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Drug-Free Workplace Policy and Program Template

Florida Drug Testing Laws and Regulations

State: Florida
Statute of Order: Fla. Stat. §440.101 et seq., §627.0915, §112.0455
Covered Employers: Private employers with 3 or more employees. Public employers with safety-sensitive and law enforcement positions
Applicant Testing: Testing authorized with advance notice to applicant; applicant's refusal to submit to test may be used as basis for not hiring.
Employee Testing: Testing authorized on reasonable suspicion of substance abuse, as part of routine fitness-for-duty exam, or as follow-up to employee's participation in counseling or rehabilitation. Written notice of testing program must be given 60 days in advance. Testing confers eligibility for certain discounts and other benefits under state's workers' compensation law. Discipline or discharge authorized for employees who test positive.
Conditions & Methods: Confirming test in case of positive findings, privacy for employee in collection of specimen, methods of collection, storage, and transportation that preclude contamination of specimen, and confidentiality of results.
Important Bulletpoints:
  • Employers who, by policy, enact a drug-free workplace program must be governed by a law that encourages voluntary programs only if they want to avail of the specific benefits that the law allows for compliant employers.
  • Employees and applicants must receive the employer’s written notice of the drug-free workplace policy prior to testing. The full text of the policy must be available and accessible for inspection. Notice of the policy must also be posted at conspicuous locations as well as included in vacancy announcements.
  • All drug testing must conform to federal rules. Confirmations must be done by a certified SAMSHA or FL-AHCA approved laboratory and must be reviewed by an assigned medical review officer.
  • Refusal to test may be grounds for adverse employment action or, for the case of job applicants, a positive test result may support an employer to refuse to hire said applicant.
  • Compliance to Florida’s voluntary program entitles employers to a 5% discount on premium for workers’ compensation.
  • Employers cannot discipline, discharge or discriminate any employee who voluntarily undergoes a drug rehabilitation program.
  • An employee who undergoes a successful drug/alcohol rehabilitation shall be reinstated to the same/equivalent position prior to the rehabilitation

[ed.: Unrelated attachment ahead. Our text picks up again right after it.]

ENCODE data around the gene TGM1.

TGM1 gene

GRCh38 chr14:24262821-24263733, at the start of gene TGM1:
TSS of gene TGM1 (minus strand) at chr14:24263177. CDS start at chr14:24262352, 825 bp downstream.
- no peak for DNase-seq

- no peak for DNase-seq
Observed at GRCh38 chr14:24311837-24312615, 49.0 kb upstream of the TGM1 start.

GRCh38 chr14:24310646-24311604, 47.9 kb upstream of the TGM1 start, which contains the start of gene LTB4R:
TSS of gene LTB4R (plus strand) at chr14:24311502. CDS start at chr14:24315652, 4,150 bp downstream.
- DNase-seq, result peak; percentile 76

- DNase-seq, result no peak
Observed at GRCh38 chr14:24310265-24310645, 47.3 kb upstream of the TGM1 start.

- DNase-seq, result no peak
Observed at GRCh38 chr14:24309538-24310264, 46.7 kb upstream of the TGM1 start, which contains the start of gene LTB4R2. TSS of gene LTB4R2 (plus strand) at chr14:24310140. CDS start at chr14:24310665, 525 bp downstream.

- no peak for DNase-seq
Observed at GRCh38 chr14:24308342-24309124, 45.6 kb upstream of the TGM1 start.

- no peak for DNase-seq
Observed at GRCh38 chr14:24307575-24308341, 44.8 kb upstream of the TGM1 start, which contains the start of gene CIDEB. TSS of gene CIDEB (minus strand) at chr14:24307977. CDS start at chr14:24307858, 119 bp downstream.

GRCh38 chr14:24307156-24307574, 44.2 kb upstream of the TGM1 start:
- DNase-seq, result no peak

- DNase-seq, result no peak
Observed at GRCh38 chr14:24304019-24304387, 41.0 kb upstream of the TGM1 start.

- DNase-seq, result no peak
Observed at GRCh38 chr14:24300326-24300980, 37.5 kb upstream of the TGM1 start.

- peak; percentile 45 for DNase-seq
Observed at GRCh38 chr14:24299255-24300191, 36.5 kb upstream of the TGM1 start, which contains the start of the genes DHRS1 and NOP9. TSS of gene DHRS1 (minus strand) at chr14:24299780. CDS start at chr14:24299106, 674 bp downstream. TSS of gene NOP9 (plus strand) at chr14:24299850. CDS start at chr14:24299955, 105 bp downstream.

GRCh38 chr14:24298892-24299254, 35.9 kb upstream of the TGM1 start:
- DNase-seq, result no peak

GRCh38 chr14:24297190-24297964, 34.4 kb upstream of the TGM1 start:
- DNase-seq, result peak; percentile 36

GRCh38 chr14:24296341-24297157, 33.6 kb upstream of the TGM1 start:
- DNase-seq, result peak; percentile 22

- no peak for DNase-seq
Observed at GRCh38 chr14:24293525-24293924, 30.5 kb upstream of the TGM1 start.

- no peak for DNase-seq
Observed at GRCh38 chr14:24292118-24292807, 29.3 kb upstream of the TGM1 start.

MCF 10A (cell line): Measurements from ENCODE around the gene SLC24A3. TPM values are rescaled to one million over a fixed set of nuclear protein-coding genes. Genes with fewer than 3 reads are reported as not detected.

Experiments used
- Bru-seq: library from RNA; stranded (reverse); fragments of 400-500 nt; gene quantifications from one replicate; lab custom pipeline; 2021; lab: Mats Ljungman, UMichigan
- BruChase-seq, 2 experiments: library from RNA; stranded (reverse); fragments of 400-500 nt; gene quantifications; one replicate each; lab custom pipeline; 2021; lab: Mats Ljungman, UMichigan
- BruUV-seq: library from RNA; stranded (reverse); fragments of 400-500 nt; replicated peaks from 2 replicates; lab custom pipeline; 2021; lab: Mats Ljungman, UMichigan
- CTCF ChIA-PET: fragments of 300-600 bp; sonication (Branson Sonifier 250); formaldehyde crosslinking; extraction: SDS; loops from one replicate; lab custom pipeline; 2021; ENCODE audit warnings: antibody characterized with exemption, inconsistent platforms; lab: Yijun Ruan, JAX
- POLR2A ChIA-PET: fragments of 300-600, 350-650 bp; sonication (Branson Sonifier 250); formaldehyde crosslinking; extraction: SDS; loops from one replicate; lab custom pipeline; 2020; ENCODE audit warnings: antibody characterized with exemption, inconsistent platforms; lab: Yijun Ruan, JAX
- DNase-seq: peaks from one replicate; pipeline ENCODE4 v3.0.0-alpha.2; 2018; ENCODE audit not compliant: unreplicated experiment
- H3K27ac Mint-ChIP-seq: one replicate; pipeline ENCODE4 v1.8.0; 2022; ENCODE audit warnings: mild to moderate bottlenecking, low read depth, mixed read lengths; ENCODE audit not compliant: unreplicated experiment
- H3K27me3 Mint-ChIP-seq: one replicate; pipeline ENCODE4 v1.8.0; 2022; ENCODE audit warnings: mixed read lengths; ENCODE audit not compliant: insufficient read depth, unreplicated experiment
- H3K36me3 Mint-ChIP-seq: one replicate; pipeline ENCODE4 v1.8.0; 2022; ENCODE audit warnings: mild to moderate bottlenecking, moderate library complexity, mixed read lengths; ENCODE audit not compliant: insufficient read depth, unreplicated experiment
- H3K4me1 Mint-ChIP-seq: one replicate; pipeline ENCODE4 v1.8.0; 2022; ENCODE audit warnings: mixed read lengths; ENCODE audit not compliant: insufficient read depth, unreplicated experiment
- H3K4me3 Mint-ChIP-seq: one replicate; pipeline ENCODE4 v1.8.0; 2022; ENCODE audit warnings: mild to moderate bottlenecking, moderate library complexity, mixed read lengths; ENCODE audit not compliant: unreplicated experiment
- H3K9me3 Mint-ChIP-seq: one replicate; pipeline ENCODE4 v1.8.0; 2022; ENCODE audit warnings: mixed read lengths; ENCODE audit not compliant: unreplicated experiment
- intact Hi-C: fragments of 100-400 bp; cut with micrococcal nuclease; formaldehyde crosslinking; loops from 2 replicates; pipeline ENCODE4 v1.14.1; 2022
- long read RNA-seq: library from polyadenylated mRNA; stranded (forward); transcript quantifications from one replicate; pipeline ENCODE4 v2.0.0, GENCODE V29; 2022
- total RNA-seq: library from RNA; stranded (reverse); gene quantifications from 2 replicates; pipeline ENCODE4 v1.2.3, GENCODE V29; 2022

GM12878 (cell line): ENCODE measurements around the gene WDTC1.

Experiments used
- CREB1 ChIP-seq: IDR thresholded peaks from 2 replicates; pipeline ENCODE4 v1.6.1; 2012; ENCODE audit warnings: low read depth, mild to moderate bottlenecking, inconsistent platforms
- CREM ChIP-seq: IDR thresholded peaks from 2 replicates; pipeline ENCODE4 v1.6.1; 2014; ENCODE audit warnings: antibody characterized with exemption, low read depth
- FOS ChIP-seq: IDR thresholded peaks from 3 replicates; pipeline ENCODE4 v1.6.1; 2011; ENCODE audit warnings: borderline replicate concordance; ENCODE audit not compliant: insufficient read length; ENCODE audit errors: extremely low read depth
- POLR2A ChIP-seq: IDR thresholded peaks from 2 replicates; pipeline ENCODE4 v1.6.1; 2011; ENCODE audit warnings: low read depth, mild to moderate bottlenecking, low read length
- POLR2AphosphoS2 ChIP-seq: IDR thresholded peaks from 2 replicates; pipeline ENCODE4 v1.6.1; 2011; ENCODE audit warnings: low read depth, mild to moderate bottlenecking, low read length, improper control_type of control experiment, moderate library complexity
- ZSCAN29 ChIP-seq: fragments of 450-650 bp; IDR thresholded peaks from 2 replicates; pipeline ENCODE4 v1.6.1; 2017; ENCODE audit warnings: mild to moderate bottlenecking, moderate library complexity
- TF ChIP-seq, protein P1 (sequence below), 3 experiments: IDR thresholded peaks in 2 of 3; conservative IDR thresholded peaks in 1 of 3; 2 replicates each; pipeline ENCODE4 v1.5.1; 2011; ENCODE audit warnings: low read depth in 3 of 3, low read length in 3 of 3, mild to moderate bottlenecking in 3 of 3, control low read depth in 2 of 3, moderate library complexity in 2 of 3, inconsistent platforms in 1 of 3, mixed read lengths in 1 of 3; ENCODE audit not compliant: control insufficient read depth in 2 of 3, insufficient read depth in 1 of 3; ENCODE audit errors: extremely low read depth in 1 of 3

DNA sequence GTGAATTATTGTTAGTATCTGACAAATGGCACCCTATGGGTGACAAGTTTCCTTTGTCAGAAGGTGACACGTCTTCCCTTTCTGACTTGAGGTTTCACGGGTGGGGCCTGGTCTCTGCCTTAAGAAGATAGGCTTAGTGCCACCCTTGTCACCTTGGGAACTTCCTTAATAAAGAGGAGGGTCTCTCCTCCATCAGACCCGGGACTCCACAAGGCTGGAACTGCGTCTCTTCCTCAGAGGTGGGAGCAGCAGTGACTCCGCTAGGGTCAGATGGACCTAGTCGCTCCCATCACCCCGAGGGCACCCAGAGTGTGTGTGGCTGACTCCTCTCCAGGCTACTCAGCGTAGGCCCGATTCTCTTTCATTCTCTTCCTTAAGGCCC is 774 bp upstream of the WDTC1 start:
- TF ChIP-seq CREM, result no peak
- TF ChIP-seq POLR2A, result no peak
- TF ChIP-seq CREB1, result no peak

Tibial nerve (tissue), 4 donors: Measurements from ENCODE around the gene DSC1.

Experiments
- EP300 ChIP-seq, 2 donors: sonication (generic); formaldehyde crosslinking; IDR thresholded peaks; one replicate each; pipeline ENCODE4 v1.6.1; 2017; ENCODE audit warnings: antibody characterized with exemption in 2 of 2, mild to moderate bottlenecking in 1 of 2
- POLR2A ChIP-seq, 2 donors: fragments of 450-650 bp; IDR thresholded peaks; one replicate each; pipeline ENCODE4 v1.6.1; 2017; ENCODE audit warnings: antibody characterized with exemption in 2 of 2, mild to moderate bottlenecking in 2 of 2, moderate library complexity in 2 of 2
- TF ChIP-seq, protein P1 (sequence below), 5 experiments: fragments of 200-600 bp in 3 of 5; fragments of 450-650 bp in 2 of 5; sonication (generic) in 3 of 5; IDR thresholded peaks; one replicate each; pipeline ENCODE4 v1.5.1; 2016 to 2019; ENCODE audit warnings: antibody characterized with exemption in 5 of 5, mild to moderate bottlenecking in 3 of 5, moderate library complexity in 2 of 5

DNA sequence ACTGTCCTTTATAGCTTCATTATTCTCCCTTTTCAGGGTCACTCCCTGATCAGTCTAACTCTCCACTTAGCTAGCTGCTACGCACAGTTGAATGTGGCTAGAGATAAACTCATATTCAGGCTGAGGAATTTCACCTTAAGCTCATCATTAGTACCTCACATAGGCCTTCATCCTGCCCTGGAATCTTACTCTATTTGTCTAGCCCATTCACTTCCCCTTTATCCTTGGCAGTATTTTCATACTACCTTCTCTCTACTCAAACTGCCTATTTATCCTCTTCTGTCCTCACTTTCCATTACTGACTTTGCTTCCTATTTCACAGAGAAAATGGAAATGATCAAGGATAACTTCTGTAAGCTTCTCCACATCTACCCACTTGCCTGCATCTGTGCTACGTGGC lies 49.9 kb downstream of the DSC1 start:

• Employers are to compensate employees, who test negative, for time spent when undergoing drug tests.
  • All drug/alcohol test results are confidential. However, the employer or laboratory conducting the drug test may access the employee’s drug test information in case of legal action is brought pertaining to this section or for his defense in civil matter.
  • Screening employees for sickle-cell trait is not permissible by law. Termination of employment or refusal to hire an applicant based on his sickle-cell trait is not permissible by law.
  • If an initial drug test result is negative, the employer may request a confirmation test at his expense.
Medical Marijuana Law: The Florida Cathy Jordan Medical Cannabis Act stipulates the authorization of qualified medical patients to possess and use medical cannabis, and use pertinent paraphernalia for such purpose. This act calls for the patient’s caregiver to present identification cards to verify that the patient is authorized to possess/use/administer medical cannabis. Sen. Jeff Clemens and Rep. Katie Edwards filed HB1139 and SB1250 (otherwise known as the Cathy Jordan Medical Cannabis Act). This Act would have spared very ill Floridians from criminal persecution for using medical marijuana as recommended by their doctors. However, the Florida Legislature adjourned their session on May 3, 2013 without even discussing the medical marijuana legislation. Therefore, medical marijuana is still illegal in Florida as the legislation failed.
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Material on these pages (state drug testing laws and drug testing regulations) is provided for informational purposes only and does not constitute legal, medical or technical advice. This drug testing related information is not intended as substitute for obtaining legal advice from attorney, or a relevant medical technical or financial professional. TestCountry is not a law firm or a legal agency, therefore cannot guarantee the accuracy of this content. Drug testing laws are collected from legal and/or state sources, and it may or may not be valid by the time you are viewing it. Any views or opinions expressed are solely those of the author and do not necessarily represent those of Confirm Biosciences Inc. DBA TestCountry.


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